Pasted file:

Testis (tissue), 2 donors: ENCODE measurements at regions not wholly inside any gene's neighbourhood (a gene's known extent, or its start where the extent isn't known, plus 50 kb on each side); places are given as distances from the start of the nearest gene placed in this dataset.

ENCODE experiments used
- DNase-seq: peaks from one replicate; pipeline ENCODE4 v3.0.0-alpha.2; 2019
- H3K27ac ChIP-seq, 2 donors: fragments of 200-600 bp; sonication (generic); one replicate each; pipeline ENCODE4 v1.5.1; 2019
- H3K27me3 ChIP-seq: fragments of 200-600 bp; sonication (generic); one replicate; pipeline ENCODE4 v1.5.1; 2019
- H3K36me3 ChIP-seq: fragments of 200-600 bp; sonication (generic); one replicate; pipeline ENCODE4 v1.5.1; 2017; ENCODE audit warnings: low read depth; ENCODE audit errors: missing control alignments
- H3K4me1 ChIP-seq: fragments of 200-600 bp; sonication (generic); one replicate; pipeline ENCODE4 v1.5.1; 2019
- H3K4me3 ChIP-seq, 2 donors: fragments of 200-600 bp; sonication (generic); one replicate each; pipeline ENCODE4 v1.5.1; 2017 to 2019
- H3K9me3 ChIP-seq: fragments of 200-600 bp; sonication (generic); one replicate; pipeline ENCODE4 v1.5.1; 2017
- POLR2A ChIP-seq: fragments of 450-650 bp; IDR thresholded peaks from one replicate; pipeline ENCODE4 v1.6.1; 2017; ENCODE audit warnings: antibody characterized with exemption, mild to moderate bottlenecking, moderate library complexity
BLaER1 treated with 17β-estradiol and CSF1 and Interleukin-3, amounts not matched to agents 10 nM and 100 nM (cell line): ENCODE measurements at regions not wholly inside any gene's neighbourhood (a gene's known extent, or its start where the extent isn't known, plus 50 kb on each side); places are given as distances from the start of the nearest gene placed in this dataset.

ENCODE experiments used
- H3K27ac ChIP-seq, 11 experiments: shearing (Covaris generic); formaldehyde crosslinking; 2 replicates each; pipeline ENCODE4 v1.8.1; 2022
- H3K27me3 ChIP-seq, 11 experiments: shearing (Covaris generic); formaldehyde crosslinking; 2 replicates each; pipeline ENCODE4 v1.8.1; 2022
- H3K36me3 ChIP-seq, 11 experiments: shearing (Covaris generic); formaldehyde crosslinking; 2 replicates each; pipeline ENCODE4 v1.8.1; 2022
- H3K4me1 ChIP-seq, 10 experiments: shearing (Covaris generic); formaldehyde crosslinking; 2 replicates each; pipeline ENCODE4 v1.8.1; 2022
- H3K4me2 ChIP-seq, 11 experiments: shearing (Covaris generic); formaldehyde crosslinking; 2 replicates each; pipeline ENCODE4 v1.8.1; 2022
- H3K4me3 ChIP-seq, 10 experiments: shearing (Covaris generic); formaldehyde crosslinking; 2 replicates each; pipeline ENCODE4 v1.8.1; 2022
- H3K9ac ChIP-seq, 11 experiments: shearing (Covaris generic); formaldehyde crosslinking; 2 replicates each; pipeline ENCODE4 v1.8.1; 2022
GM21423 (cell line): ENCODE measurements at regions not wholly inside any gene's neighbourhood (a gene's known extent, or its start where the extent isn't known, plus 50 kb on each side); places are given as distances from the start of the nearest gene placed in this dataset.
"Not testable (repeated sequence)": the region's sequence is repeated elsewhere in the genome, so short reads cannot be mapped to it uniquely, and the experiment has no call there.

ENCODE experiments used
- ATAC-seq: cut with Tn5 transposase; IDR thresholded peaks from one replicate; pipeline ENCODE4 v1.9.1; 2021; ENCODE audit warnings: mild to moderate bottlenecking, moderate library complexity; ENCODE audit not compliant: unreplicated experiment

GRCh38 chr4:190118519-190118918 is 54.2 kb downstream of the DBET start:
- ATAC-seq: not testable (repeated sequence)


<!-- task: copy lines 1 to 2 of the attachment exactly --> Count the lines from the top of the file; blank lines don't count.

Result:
Testis (tissue), 2 donors: ENCODE measurements at regions not wholly inside any gene's neighbourhood (a gene's known extent, or its start where the extent isn't known, plus 50 kb on each side); places are given as distances from the start of the nearest gene placed in this dataset.

ENCODE experiments used